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Underpinning structures is the introduction of extra support to the foundation of a structure to extend or enlarge its bearing value. Extending or enlarging a foundation because of deeper recent construction close to the building is label as precautionary underpinning. One of the first large underpinning projects was at the great cathedral in Winchester, England, which settled for 900 years until it was underpinned in the early twentieth century by a diver who installed bags of concrete into pits dug under water through peat and build up to a gravel layer without anyone assist (see figure 1.1). In the course of early subway work, it was essential to underpin literally hundreds of buildings of a great many types and sizes and other new method were work out. The furthermost improvement was made in shoring and temporary support techniques prior to underpinning. In many buildings, mostly the large ones, it was found out that it was possible to excavate small pits under footings to install piers or piles, making it workable to reduce temporary support. The loss of support below the foundation for a short time could be accepted until the underpinning support elements were bed in. Nowadays, the quantity of underpinning work has multiply due to large, deep structures and the huge volume of subways throughout the world. In this report will discuss what is underpinning and how it works.
Before designing underpinning, the structure to be underpinned should be analyzed to determine the loads to be supported (John Wiley and Sons 2007, 31). If original plans are available, column loads may be tabulated or the assumed earth bearing value may be found so that column loads may be computed from the footing sizes. The height of building, column spacing, stories, wall thickness and window spacing, type and materials of construction, live loads assigned to each floor and room, earthquake factors where required, superimposed loads caused by part of the new structure, condition of building should all be considered (Fang 1991, 637).
In designing underpinning, the ground condition under the building requires close study. The most uncertain element of underpinning systems is the under laying soil supporting the system rather than the structural capacity of concrete or steel used. Seams of soft or compressible material, boulders, filled ground, groundwater conditions, and the location of bedrock, hardpan, or satisfactory bearing material will have an influence on the extent, depth, and type of underpinning necessary. For this reason, it is essential to have adequate, properly made borings available, preferably with samples that can be examined, consolidation tests, groundwater-level observations and grain size analysis.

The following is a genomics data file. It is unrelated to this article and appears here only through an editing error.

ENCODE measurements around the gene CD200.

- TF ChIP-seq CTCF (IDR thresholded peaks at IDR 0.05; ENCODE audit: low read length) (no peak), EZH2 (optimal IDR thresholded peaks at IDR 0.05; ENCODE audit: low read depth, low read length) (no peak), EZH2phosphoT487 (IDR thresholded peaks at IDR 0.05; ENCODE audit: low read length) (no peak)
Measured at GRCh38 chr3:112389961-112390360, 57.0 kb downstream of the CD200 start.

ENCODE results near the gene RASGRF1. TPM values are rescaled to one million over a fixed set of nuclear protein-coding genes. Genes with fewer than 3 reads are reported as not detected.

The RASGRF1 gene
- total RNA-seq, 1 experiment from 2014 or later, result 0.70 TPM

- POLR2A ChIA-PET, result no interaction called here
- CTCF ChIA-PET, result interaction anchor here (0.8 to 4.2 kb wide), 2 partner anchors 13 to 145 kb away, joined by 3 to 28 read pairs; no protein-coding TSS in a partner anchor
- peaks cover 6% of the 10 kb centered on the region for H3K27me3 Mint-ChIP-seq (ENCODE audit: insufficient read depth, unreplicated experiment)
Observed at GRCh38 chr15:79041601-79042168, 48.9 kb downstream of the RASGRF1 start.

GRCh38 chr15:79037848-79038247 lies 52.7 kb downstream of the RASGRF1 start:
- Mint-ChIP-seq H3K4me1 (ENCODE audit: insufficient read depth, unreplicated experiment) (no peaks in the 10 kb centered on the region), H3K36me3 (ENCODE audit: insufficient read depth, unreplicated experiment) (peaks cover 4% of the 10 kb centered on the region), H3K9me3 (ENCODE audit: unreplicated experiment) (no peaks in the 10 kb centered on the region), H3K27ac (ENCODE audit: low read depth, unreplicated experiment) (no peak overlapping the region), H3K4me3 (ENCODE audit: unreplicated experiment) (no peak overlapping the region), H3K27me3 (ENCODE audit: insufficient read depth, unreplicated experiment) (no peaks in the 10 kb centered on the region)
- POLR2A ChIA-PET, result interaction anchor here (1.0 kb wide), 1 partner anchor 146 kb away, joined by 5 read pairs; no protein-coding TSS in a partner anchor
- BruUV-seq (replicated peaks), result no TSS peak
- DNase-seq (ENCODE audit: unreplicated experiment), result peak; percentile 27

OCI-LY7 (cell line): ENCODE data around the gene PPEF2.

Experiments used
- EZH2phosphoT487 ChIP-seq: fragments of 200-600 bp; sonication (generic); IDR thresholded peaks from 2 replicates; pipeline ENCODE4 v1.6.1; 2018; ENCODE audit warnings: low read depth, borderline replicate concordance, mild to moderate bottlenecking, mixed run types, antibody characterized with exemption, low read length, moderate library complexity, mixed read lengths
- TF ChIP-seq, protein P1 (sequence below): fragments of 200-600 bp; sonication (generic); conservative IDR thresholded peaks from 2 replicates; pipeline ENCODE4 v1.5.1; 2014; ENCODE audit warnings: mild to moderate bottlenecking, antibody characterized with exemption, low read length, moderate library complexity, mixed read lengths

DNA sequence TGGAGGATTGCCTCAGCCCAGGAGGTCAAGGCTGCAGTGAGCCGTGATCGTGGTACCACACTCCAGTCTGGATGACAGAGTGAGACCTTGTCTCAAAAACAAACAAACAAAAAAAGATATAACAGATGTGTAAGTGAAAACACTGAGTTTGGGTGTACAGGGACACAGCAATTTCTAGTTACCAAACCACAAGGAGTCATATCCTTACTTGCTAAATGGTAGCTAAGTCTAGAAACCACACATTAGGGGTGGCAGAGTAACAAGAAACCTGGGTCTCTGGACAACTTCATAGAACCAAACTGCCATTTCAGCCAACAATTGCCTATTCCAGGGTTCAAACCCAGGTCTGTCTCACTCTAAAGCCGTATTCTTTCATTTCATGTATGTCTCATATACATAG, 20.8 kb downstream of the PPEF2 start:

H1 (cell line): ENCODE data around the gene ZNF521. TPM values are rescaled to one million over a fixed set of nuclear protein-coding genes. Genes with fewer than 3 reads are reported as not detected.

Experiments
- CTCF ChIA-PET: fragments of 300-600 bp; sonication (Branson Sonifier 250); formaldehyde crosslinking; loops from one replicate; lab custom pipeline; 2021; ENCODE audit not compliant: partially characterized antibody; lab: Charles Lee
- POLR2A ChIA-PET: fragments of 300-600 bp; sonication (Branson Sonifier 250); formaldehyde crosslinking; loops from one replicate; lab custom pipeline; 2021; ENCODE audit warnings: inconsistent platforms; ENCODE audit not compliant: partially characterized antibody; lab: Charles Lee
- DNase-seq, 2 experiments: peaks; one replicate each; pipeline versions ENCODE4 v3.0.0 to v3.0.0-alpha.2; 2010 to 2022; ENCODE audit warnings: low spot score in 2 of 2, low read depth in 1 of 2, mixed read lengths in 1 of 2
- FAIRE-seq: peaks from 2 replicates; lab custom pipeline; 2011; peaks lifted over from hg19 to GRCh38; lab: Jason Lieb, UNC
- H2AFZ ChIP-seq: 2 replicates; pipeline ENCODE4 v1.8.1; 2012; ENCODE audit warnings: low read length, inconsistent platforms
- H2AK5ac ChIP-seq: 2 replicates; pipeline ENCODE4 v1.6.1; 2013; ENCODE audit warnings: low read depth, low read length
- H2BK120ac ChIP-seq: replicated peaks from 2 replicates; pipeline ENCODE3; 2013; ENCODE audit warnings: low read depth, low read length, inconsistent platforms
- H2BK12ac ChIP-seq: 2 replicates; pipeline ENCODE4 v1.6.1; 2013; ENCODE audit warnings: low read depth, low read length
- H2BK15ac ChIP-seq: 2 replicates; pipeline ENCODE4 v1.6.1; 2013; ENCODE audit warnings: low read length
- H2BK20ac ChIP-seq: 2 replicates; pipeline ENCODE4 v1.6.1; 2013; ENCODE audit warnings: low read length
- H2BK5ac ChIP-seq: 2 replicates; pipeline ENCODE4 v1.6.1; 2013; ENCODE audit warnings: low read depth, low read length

Of the many methods of underpinning, the most common is concrete pit underpinning. Plain concrete pits are installed by excavating sheeted pits by hand under existing structures to the proper depth and to suitable bearing strata, and filling the pit with concrete and dry packing between the pit and foundation to transfer the load into the new concrete piers. This method is basically limited to dry ground because it is difficult to dig below groundwater level without loss of ground causing settlement of the building to be underpinned. The breadth of the pit may vary from four to five feet, although larger pits may be dug. The usual procedure is to dig an approach pit 3â€™ wide and 4â€™ long to a depth 5â€™ below the bottom of the footing in front of the footing to be underpinned. The pit is completed by deepening until it is several feet below subgrade of the new excavation, provided the bearing capacity of the ground is adequate on this level. Next, provide support to sides of excavation and to existing footing if necessary. In sand or non cohesive soils, insert joggle timbers that interlock as the depth increases. Timber bracing is also required to prevent timber joggles from slipping. All sides of excavation require support until desired depth is reached.
Concrete piers may be intermittent or they may be installed next to each other to form a continuous wall. This is determined by the load of the structure being underpinned and by the bearing value of the material under the pit. If the foundation wall is heavy masonry or reinforced concrete or has a sound reinforced grade beam, the wall will span from pier to pier. However, if it is found that the strength of the foundation footing is not strong enough to span between the intermittent piers, it is necessary to install lintels between the pits to support footing.